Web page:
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Combatting deforestation

Forests are under threat from deforestation and degradation. Protecting these forests is an effective measure against global warming and the loss of precious ecosystem services.


Communication from the Commission to the European Parliament, the Council, the European Economic and Social Committee and the Committee of the Regions - Addressing the challenges of deforestation and forest degradation to tackle climate change and biodiversity loss (COM(2008) 645 final of 17.10.2008)



In this paper, the European Commission sets out lines of action for the European Union response to deforestation, invites contributions from stakeholders, and aims to kick-start initial actions that create the foundations of a global response to deforestation.


  • The EU calls for a halt to global forest cover loss (i.e. a change from a forest to a non-forest state) by 2030 at the latest and for tropical deforestation to be reduced by at least 50 % by 2020 as compared to current levels.
  • It considers that the fight against deforestation must take place on several levels. These range from strengthening national and local forest governance and improving monitoring mechanisms, to taking into account consumer demand and creating financial incentives to preserve forests. This action must take place within the framework of international agreements, such as the UN’s Convention on Biodiversity and Framework Convention on Climate Change.
  • It shows that policies already in place in the EU can help tackle deforestation, such as the Forest Law Enforcement, Governance and Trade (FLEGT); green public procurement; eco-labelling; and work carried out in the framework of the Global Climate Change Alliance (GCCA).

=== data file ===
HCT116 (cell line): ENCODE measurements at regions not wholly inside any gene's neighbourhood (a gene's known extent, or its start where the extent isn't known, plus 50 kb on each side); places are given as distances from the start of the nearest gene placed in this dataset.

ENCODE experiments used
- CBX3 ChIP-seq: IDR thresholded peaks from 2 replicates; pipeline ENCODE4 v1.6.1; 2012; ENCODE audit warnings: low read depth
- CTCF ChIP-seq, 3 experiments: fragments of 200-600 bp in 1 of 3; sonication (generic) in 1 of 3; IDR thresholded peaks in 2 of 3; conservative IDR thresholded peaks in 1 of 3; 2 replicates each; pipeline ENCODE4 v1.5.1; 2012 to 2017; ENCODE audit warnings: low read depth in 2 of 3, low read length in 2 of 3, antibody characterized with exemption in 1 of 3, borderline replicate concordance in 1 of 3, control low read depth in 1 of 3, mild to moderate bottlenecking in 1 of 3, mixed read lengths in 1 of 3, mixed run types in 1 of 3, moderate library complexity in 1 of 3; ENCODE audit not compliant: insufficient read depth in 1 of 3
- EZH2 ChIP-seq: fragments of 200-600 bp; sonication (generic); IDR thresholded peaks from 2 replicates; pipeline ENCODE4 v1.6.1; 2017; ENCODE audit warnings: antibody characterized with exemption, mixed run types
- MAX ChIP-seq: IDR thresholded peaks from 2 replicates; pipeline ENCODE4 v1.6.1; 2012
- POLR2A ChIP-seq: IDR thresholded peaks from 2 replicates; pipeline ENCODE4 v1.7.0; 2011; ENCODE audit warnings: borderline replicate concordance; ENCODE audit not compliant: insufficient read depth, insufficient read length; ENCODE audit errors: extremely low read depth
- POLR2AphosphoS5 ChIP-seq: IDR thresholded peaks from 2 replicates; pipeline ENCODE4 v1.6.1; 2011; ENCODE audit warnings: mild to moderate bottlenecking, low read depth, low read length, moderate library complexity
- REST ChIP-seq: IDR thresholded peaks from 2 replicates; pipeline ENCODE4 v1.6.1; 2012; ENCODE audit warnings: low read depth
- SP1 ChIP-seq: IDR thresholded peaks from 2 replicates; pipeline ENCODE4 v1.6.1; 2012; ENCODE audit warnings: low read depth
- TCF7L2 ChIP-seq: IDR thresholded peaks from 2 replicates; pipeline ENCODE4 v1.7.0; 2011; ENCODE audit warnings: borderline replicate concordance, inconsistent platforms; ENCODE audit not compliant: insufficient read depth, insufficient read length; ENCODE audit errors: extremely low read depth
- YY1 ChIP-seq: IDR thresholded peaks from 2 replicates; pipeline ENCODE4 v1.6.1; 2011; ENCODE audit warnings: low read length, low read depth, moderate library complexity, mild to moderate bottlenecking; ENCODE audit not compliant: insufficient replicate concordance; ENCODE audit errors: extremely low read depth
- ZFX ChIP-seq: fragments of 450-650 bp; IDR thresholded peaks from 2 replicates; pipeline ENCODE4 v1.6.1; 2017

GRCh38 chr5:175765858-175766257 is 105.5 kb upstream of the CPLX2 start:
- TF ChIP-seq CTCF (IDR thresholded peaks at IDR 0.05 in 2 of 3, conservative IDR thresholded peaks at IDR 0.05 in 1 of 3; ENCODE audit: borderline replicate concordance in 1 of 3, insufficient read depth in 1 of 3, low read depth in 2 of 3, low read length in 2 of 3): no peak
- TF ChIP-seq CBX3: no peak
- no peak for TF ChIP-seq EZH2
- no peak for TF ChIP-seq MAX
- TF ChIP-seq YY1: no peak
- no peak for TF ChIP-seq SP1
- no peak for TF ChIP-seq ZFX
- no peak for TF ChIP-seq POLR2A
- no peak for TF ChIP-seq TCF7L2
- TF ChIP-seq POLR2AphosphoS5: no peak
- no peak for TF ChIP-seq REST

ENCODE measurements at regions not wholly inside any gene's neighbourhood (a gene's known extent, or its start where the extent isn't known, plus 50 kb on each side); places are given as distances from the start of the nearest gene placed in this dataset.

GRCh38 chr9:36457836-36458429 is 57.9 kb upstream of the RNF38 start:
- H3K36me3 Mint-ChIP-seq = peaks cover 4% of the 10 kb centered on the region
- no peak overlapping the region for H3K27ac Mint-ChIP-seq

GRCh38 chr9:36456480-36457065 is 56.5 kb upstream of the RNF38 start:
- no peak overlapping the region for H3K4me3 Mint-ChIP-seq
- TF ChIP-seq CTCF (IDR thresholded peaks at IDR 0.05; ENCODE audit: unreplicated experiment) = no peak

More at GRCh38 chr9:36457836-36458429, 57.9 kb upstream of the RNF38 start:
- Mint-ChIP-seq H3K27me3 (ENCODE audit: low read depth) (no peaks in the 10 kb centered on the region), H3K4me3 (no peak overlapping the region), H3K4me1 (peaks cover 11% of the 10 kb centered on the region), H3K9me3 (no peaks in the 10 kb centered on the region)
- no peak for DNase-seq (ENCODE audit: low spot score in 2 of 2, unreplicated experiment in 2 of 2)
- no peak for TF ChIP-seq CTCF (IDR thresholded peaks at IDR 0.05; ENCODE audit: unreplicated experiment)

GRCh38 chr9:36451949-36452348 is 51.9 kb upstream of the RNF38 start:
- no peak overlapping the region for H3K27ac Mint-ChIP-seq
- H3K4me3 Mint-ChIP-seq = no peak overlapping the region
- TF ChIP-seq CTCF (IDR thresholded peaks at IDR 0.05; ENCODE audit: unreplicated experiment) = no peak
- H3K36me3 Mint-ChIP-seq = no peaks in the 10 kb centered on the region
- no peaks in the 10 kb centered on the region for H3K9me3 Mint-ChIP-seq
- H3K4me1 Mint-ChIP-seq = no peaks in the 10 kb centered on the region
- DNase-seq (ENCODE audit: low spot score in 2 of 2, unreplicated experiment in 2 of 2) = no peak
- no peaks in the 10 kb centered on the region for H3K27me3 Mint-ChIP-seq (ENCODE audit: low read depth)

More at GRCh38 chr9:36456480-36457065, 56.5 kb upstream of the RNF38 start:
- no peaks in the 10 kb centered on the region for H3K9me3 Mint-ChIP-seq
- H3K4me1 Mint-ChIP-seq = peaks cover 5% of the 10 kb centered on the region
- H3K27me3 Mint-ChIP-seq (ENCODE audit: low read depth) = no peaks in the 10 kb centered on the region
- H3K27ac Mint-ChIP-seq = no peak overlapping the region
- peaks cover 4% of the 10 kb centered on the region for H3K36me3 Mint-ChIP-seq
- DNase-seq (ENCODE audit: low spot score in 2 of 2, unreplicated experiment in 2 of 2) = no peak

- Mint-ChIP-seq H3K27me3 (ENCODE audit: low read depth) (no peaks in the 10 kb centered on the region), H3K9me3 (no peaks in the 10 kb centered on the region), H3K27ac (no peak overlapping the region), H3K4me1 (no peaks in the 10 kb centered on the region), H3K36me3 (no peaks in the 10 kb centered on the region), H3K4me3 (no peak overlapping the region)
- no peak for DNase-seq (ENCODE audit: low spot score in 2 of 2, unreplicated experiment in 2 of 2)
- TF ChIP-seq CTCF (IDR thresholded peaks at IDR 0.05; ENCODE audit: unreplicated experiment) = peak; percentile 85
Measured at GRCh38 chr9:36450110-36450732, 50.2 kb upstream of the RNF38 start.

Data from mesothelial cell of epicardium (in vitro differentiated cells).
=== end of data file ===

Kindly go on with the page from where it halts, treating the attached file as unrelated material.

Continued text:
• It indicates how proceeds from the Emissions Trading System (EU ETS) could be used to help fund the fight against deforestation.
  • It proposes the setting up of a global mechanism for incentivising the preservation of tropical forests, which has become REDD+ (i.e. Reducing emissions from deforestation and degradation, including through afforestation, conservation and sustainable management of forests).


Covering roughly 30 % of the world’s land (and 40 % of the EU’s land mass), forests are integral to environmental health. They provide important habitats for biodiversity, crucial services such as erosion prevention, water purification and carbon dioxide (CO2) storage and sustain the livelihoods of 1.6 billion people globally.

Meanwhile, forests are under threat from deforestation, which destroys 13 million hectares every year according to the Food and Agriculture Organisation of the United Nations (FAO). The main causes of this are conversion to agriculture and poorly controlled infrastructure development.

For more information, see the European Commission’s websites on:


Council Regulation (EC) No 2173/2005 of 20 December 2005 on the establishment of a FLEGT licensing scheme for imports of timber into the European Community (OJ L 347, 30.12.2005, pp. 1-6)

Regulation (EU) No 995/2010 of the European Parliament and of the Council of 20 October 2010 laying down the obligations of operators who place timber and timber products on the market (OJ L 295, 12.11.2010, pp. 23-34)

Decision No 1386/2013/EU of the European Parliament and of the Council of 20 November 2013 on a General Union Environment Action Programme to 2020 ‘Living well, within the limits of our planet’ (OJ L 354, 28.12.2013, pp. 171-200)

Communication from the Commission - A new EU Forest Strategy: for forests and the forest-based sector (COM(2013) 659 final of 20.9.2013)

last update 14.09.2015